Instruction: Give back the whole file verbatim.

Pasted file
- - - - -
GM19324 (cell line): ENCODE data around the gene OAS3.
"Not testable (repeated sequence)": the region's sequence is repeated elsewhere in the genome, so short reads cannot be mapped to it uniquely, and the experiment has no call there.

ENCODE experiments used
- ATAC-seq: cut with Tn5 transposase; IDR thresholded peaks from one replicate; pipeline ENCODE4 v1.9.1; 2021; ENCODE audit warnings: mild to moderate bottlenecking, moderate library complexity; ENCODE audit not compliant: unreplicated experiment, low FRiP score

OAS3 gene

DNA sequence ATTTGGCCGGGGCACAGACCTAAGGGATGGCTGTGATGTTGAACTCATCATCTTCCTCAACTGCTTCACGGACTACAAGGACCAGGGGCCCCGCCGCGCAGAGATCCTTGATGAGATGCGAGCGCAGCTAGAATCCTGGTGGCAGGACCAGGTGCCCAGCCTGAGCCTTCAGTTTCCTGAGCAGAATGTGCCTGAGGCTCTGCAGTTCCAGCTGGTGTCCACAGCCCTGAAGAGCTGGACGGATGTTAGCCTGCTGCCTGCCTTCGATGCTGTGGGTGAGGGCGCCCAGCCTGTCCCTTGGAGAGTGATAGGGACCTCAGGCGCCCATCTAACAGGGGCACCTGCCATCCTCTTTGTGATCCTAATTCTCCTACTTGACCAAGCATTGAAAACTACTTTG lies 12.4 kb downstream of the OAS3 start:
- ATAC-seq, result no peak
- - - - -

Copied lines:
GM19324 (cell line): ENCODE data around the gene OAS3.
"Not testable (repeated sequence)": the region's sequence is repeated elsewhere in the genome, so short reads cannot be mapped to it uniquely, and the experiment has no call there.

ENCODE experiments used
- ATAC-seq: cut with Tn5 transposase; IDR thresholded peaks from one replicate; pipeline ENCODE4 v1.9.1; 2021; ENCODE audit warnings: mild to moderate bottlenecking, moderate library complexity; ENCODE audit not compliant: unreplicated experiment, low FRiP score

OAS3 gene

DNA sequence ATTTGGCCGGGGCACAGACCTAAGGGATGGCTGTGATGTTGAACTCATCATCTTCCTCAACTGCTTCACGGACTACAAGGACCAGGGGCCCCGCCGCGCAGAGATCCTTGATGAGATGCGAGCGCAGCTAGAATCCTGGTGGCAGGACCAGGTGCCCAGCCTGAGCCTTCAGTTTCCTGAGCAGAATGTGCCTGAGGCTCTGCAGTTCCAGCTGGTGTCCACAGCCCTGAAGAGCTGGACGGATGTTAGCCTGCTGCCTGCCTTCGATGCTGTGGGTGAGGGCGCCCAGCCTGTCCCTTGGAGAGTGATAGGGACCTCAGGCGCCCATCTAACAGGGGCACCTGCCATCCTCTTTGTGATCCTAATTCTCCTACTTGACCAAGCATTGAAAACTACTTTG lies 12.4 kb downstream of the OAS3 start:
- ATAC-seq, result no peak